Wednesday, March 17, 2021
Samuel Walpole, Aaron Moss and William Isdale (TC Beirne School of Law, University of Tasmania - Faculty of Law and affiliation not provided to SSRN) have posted Amenability of the Executive Power to Pardon to Judicial Review ((2020) 27(4) Australian Journal of Administrative Law 193-197) on SSRN. Here is the abstract:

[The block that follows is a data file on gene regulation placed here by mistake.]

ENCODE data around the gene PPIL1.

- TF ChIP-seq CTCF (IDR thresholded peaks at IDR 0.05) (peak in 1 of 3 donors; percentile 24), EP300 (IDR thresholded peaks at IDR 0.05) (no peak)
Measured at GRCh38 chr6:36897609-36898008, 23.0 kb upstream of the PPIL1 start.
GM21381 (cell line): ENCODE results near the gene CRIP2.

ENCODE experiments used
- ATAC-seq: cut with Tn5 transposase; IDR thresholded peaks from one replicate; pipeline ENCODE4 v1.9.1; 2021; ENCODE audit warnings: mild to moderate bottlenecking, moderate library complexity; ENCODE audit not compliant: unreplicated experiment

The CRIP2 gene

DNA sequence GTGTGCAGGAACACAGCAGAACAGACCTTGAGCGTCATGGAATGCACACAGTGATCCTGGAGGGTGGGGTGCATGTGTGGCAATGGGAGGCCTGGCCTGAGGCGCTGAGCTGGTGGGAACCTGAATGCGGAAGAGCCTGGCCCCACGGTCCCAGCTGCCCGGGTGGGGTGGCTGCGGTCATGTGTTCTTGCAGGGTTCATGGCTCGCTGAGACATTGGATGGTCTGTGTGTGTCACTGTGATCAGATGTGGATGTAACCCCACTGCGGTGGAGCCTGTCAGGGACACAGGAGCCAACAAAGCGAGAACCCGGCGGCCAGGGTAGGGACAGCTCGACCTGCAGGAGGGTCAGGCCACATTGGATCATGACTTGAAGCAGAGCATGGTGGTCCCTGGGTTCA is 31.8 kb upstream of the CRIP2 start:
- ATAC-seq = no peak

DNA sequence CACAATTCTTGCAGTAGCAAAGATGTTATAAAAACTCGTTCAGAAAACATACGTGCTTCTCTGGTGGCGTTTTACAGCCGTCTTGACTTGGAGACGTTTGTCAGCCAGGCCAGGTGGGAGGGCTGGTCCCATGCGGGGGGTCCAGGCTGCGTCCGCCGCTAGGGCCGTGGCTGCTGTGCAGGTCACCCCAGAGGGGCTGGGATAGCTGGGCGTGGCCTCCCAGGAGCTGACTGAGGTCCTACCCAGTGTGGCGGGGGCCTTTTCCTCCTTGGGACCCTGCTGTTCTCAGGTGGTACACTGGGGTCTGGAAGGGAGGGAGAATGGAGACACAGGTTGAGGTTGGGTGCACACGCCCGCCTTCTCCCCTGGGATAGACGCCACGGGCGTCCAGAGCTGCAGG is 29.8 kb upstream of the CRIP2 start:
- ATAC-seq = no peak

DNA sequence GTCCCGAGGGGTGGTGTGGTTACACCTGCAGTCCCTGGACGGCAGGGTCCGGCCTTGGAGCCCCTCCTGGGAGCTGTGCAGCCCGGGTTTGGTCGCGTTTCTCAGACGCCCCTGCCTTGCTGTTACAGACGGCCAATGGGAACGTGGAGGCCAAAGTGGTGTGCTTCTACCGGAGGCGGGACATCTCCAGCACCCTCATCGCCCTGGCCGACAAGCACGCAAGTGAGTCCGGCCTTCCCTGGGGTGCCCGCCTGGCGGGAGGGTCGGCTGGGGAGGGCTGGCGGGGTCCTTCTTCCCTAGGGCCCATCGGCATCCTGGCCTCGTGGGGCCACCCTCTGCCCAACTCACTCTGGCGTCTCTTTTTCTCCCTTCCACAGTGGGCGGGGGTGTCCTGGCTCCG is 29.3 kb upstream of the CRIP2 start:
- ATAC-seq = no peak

The amenability of non-statutory executive powers derived from the royal prerogative to judicial review remains controversial; not only due to their source, but also because of the nature and subject matter of the powers themselves. One such power is the power of the executive to pardon a convicted criminal, traditionally called the "prerogative of mercy". Two recent appellate decisions originating in Queensland have now considered the extent to which the pardoning power is amenable to judicial review. While United Kingdom authorities suggest such decisions are reviewable, in each of these decisions, the Queensland Court of Appeal and the Full Federal Court, respectively, found that decisions resulting in the refusal of pardons were not amenable to judicial review. Nonetheless, important questions remain. Both decisions have significant implications, and the judgments reflect different visions about whether, and to what extent, courts ought to review exercises of non-statutory executive power.